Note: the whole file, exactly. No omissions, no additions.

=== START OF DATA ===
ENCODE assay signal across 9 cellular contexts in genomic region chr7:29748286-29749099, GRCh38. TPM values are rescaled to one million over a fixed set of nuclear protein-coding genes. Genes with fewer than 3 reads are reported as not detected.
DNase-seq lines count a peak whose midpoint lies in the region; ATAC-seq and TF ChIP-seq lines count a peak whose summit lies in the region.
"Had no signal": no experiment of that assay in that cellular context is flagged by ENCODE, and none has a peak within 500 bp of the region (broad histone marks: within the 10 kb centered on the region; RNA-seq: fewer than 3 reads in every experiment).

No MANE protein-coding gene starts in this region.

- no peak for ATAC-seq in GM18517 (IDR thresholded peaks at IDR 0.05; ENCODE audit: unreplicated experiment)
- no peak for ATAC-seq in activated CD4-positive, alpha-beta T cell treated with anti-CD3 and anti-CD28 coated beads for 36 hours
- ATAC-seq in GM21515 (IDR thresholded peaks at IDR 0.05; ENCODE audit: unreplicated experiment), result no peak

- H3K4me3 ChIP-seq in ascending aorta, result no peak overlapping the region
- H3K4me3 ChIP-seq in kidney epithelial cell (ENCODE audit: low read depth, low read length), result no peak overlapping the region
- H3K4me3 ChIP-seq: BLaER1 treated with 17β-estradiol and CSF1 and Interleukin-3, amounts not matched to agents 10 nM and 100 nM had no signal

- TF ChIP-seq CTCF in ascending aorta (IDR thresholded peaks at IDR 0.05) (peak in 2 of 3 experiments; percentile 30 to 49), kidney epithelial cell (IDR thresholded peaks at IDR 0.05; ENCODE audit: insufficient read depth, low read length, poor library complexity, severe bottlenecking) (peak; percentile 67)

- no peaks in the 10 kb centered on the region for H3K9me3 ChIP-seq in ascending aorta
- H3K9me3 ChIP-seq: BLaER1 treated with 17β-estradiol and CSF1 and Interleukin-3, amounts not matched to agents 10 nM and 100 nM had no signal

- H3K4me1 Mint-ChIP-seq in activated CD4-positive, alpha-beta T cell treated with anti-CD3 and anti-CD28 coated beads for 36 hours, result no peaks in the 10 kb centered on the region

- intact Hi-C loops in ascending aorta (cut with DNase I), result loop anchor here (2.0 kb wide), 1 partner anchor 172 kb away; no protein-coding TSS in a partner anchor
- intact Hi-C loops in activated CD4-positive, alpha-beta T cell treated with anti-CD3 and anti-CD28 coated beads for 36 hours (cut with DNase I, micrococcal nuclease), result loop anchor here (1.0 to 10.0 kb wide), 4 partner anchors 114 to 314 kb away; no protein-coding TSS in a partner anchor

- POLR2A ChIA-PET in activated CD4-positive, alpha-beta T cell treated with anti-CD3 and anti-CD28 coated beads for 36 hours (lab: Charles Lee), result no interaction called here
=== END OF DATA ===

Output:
ENCODE assay signal across 9 cellular contexts in genomic region chr7:29748286-29749099, GRCh38. TPM values are rescaled to one million over a fixed set of nuclear protein-coding genes. Genes with fewer than 3 reads are reported as not detected.
DNase-seq lines count a peak whose midpoint lies in the region; ATAC-seq and TF ChIP-seq lines count a peak whose summit lies in the region.
"Had no signal": no experiment of that assay in that cellular context is flagged by ENCODE, and none has a peak within 500 bp of the region (broad histone marks: within the 10 kb centered on the region; RNA-seq: fewer than 3 reads in every experiment).

No MANE protein-coding gene starts in this region.

- no peak for ATAC-seq in GM18517 (IDR thresholded peaks at IDR 0.05; ENCODE audit: unreplicated experiment)
- no peak for ATAC-seq in activated CD4-positive, alpha-beta T cell treated with anti-CD3 and anti-CD28 coated beads for 36 hours
- ATAC-seq in GM21515 (IDR thresholded peaks at IDR 0.05; ENCODE audit: unreplicated experiment), result no peak

- H3K4me3 ChIP-seq in ascending aorta, result no peak overlapping the region
- H3K4me3 ChIP-seq in kidney epithelial cell (ENCODE audit: low read depth, low read length), result no peak overlapping the region
- H3K4me3 ChIP-seq: BLaER1 treated with 17β-estradiol and CSF1 and Interleukin-3, amounts not matched to agents 10 nM and 100 nM had no signal

- TF ChIP-seq CTCF in ascending aorta (IDR thresholded peaks at IDR 0.05) (peak in 2 of 3 experiments; percentile 30 to 49), kidney epithelial cell (IDR thresholded peaks at IDR 0.05; ENCODE audit: insufficient read depth, low read length, poor library complexity, severe bottlenecking) (peak; percentile 67)

- no peaks in the 10 kb centered on the region for H3K9me3 ChIP-seq in ascending aorta
- H3K9me3 ChIP-seq: BLaER1 treated with 17β-estradiol and CSF1 and Interleukin-3, amounts not matched to agents 10 nM and 100 nM had no signal

- H3K4me1 Mint-ChIP-seq in activated CD4-positive, alpha-beta T cell treated with anti-CD3 and anti-CD28 coated beads for 36 hours, result no peaks in the 10 kb centered on the region

- intact Hi-C loops in ascending aorta (cut with DNase I), result loop anchor here (2.0 kb wide), 1 partner anchor 172 kb away; no protein-coding TSS in a partner anchor
- intact Hi-C loops in activated CD4-positive, alpha-beta T cell treated with anti-CD3 and anti-CD28 coated beads for 36 hours (cut with DNase I, micrococcal nuclease), result loop anchor here (1.0 to 10.0 kb wide), 4 partner anchors 114 to 314 kb away; no protein-coding TSS in a partner anchor

- POLR2A ChIA-PET in activated CD4-positive, alpha-beta T cell treated with anti-CD3 and anti-CD28 coated beads for 36 hours (lab: Charles Lee), result no interaction called here